Perrault, Douglas Edward (2002) Autonomous underwater vehicles (AUV) sensitivity of motion response to geometric and hydrodynamic parameters and AUV behaviours with control plane faults. Doctoral (PhD) thesis, Memorial University of Newfoundland.
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Autonomous underwater vehicles (AUV) are rapidly emerging as an important tool in ocean exploration and maritime defence systems. Reliability is tone of the key issues in making these vehicles viable for scientific, commercial, and military applications. The vehicles must be able to accomplish the mission, or some subset of the mission objectives. -- The research herein is concerned with defining vehicle behaviours in the light of design choices that will result in improved vehicle performance under nominal (fault-free) operating conditions and with guarantees of acceptable vehicle behaviour even with control plane faults. Numerical studies were performed using a computer model of the AUV C-SCOUT (Canadian Self-Contained Off-the-shelf Underwater Testbed). Because it is typical of many vehicles active in the world today, the results are qualitatively valid for a large number of vehicles. Quantifying the behaviours provides a foundation for further analysis of behaviours in various planned and unplanned conditions the vehicle will experience over the course of its active lifetime. -- First, a numerical study was made of the effect of variations of geometry on added mass coefficients. The results demonstrate that intuitive expectations for the effects of geometry on added mass are valid. -- A second numerical study was made of the sensitivity of AUV response measures in turning circles and zigzag maneuvers to variations in hydrodynamic parameters. The results have specific implications for the design of AUV. and provide a baseline of behaviours inherent to the vehicle itself. -- Finally, a numerical study was made of vehicle response during holding course, diving, and turning, while the vehicle is experiencing various angles of jam on each of the control planes, and while the vehicle is missing one of the control planes. This information was used to define the vehicle behaviour, to generate conclusions about vehicle controllability, and to suggest safe operation envelopes for guarantees of mission success. -- The contributions made in this work include a systematic description of the effects of varying vehicle design parameters and hydrodynamic parameters (which result from certain design choices). Also included is a systematic analysis of the effects of control plane faults on the response of the vehicle.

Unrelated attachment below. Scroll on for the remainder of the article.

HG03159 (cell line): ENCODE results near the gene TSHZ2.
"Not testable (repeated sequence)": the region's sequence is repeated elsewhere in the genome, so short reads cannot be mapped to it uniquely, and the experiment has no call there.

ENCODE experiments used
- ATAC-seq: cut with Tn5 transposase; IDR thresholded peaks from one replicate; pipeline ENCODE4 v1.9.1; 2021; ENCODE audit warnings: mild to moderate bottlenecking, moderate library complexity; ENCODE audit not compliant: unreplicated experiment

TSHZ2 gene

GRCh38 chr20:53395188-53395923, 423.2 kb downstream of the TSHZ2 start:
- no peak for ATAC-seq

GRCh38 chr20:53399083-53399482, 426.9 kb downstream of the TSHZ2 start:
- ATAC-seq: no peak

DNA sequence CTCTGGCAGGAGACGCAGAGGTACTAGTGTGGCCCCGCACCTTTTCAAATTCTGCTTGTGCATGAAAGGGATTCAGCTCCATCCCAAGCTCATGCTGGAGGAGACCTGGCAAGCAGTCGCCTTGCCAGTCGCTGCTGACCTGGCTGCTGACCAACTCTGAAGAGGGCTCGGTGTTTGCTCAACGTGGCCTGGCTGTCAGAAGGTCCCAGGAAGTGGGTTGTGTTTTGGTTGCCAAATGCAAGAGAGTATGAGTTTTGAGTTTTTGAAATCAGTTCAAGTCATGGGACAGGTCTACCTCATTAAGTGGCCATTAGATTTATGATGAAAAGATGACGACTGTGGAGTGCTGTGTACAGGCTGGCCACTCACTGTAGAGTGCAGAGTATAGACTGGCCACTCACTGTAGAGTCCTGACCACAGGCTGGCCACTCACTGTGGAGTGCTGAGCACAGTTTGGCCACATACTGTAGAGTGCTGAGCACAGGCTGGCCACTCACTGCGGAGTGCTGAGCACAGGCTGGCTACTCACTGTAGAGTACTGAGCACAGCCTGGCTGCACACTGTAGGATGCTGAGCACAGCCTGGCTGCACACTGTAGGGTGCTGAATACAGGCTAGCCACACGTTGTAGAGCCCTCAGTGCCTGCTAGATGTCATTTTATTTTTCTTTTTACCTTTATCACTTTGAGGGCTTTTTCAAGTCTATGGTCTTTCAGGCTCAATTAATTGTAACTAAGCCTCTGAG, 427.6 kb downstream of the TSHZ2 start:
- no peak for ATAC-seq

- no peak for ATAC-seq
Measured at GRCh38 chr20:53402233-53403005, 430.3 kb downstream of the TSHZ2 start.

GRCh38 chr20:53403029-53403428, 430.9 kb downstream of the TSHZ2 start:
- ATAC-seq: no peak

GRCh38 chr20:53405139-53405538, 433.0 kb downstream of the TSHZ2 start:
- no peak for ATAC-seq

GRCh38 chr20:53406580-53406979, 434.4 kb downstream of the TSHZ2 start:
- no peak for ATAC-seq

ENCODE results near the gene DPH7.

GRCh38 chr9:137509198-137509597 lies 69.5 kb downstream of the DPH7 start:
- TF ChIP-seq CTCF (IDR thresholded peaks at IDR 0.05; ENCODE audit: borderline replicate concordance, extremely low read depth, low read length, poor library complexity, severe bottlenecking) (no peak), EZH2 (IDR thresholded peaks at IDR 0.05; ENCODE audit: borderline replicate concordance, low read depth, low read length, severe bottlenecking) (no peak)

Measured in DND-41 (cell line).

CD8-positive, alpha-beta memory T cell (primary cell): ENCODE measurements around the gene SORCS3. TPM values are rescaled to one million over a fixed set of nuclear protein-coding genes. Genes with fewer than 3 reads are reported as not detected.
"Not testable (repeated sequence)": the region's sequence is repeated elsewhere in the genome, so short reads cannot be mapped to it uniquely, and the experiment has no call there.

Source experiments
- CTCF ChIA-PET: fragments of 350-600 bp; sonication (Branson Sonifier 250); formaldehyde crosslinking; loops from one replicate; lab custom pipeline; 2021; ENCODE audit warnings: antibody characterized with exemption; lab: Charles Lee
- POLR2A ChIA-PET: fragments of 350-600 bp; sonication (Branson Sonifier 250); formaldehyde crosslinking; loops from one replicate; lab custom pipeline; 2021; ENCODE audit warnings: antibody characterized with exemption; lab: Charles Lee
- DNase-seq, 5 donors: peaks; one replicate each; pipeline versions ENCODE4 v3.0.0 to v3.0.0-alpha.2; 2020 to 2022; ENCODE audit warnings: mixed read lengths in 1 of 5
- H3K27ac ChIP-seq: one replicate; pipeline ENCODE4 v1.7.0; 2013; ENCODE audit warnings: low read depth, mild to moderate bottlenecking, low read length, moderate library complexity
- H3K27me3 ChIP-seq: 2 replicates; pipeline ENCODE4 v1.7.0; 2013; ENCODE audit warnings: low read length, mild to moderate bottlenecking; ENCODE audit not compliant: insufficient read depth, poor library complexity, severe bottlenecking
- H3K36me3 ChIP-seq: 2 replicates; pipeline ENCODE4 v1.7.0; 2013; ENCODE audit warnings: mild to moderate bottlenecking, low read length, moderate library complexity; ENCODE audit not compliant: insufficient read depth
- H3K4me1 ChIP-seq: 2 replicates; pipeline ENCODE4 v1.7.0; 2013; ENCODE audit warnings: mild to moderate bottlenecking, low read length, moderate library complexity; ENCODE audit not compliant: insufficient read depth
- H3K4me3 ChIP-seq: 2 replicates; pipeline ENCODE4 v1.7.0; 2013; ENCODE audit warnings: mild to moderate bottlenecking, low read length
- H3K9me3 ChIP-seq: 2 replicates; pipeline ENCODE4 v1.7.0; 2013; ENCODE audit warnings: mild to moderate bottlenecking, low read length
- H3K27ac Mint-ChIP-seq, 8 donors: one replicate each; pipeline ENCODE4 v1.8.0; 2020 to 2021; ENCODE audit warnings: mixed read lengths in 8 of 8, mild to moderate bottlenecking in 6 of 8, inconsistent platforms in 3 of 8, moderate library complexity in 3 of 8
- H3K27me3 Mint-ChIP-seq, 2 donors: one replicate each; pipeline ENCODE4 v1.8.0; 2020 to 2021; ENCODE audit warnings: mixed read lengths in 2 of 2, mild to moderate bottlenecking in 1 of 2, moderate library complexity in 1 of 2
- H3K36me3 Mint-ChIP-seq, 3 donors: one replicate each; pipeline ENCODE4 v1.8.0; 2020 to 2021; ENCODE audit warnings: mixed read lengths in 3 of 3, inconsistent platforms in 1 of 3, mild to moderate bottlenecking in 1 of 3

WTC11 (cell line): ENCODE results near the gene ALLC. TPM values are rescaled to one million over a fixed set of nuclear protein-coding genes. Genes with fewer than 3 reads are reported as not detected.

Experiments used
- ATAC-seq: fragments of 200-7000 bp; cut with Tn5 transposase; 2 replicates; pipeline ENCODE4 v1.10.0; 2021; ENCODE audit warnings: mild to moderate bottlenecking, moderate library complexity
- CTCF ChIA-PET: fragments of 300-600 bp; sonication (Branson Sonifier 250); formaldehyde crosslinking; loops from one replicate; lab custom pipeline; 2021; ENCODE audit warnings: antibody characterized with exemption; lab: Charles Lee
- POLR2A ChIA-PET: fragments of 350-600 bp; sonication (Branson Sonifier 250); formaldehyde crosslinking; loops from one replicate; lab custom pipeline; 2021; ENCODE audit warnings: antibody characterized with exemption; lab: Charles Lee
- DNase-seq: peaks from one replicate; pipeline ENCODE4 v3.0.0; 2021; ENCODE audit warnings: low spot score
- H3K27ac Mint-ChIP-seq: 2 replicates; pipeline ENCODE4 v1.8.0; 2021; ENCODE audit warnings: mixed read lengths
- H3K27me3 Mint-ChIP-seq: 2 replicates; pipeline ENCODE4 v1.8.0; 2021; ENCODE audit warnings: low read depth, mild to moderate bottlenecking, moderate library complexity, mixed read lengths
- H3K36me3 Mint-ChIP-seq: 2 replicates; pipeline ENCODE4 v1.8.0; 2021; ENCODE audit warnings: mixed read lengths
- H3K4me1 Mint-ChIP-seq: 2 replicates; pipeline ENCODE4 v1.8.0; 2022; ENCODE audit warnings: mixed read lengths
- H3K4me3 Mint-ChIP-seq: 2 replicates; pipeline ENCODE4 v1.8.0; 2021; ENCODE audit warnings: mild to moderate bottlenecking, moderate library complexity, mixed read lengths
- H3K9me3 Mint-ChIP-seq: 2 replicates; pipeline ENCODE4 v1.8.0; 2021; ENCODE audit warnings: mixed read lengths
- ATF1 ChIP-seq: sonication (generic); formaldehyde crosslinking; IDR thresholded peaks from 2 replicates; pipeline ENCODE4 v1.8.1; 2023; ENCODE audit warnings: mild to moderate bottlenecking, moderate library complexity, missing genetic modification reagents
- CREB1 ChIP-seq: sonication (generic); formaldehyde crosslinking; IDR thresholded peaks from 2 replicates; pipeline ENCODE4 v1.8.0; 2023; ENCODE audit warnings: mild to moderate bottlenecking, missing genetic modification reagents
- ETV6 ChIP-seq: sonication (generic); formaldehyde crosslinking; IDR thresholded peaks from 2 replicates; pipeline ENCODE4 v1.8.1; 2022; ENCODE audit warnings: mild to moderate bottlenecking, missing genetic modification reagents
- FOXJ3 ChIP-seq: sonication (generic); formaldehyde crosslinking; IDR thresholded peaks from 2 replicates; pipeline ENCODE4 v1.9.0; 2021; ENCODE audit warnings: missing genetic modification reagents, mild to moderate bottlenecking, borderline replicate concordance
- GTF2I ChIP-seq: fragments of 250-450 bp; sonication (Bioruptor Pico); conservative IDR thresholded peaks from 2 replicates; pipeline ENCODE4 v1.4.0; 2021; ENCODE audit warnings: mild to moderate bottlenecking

|Item Type:||Thesis (Doctoral (PhD))|
|Additional Information:||Bibliography: leaves 212-222.|
|Department(s):||Engineering and Applied Science, Faculty of|
|Library of Congress Subject Heading:||Remote submersibles|
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